Sunday, 5 February 2012

Des baînis et des fliées - Limpets

Common limpets1Last week's Donkey Dialogue demonstrated a difference in marine life vocabulary between Jèrriais and Dgernésiais:
Sh’est acataï atou d z-écâles d’fllies. (listen to mp3)
To buy with limpet shells. (Said of someone who is short of money who makes a purchase)
The usual word for limpet in Jèrriais is baîni. The Saint Pièrrais are nicknamed les Ventres à Baînis (limpet-bellies), for example, and a limpet shell is eune êcale dé baîni.

However, we do also have the cognate fliée for limpet - although the Dictionnaire Jersiais-Français notes that by 1957 the usage of this word was very rare and confined to Saint Ouen. Still, the word lives on in the verb fliêter - to remove limpets from rock. And for that purpose one uses a tool called un fliêteux or un baînitcheux. To go limpet gathering, on the other hand, is baînitchi, and a limpet-gatherer is un baînitcheux (if masculine, and presumably, if feminine - eune baîniqu'rêsse). A large limpet is un êcaillard - those aren't fliêtés from their rocks because they're supposedly not good for eating.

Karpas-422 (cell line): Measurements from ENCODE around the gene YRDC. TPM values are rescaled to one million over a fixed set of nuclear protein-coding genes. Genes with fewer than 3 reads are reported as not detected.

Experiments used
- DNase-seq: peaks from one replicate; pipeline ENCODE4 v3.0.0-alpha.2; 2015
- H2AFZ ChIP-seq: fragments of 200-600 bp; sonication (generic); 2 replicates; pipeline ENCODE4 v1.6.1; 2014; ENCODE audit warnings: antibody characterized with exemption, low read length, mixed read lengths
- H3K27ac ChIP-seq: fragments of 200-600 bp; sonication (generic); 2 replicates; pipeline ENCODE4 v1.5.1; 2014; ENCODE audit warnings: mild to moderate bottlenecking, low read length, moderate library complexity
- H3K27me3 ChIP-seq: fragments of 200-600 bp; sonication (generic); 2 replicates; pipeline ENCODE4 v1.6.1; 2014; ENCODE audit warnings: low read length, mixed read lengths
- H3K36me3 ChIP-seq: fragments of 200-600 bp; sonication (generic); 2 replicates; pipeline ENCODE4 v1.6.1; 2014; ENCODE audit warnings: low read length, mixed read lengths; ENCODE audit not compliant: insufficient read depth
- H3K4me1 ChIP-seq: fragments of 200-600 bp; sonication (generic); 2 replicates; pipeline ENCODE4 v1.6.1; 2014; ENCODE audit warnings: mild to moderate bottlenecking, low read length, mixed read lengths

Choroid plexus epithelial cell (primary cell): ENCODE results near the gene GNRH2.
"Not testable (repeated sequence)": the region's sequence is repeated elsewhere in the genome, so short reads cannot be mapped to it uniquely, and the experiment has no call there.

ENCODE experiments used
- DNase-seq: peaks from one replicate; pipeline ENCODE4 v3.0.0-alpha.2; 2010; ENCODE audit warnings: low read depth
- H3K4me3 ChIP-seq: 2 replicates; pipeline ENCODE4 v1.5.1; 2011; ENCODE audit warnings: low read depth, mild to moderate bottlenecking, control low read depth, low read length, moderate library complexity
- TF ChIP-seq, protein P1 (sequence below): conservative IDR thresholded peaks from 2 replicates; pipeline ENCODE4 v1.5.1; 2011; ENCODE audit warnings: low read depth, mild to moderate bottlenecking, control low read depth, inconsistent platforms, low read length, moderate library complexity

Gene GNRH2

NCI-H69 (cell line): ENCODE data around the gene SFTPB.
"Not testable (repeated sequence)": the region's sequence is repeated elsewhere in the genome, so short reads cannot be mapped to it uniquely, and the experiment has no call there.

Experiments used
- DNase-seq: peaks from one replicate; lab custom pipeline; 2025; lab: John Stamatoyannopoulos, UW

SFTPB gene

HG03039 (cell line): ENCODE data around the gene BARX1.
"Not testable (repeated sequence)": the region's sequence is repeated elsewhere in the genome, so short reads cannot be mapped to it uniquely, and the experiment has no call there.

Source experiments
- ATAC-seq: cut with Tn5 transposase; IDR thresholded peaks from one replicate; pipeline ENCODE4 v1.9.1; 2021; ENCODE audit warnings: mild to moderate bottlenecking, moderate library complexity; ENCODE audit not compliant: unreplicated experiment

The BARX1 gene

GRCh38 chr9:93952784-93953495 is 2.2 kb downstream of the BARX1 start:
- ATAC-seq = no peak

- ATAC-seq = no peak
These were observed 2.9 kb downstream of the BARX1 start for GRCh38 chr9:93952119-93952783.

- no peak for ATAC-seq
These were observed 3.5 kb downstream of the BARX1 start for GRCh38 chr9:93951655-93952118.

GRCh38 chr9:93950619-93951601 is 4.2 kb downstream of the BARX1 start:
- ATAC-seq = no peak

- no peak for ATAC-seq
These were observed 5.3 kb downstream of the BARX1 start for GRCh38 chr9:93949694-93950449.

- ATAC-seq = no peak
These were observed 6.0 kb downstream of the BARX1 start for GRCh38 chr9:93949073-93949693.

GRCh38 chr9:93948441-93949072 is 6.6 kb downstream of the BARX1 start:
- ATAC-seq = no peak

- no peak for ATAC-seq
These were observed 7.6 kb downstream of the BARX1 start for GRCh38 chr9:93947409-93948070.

baînitchi - to go limpeting, to gather limpets

j'baînique = I go limpeting
tu baînique = you go limpeting
i' baînique = he/it goes limpeting
ou baînique = she/it goes limpeting
j'baînitchons = we go limpeting
ou baînitchiz = you go limpeting
i' baîniquent = they go limpeting
  • cliuté coumme un baîni = stuck like a limpet
  • i' vos f'thait aller ès baînis la mé haute = he's having you on, he's pulling your leg
  • les baînis sont dans la pouque = that's that; job done; it's all over; it's in the bag
  • j'ai d'aut's baînis à êcovi = I've got other fish to fry; I've got better things to do
  • n'faut pon aller ès baînis sans pouque = be prepared
Èrchettes - Recipes:

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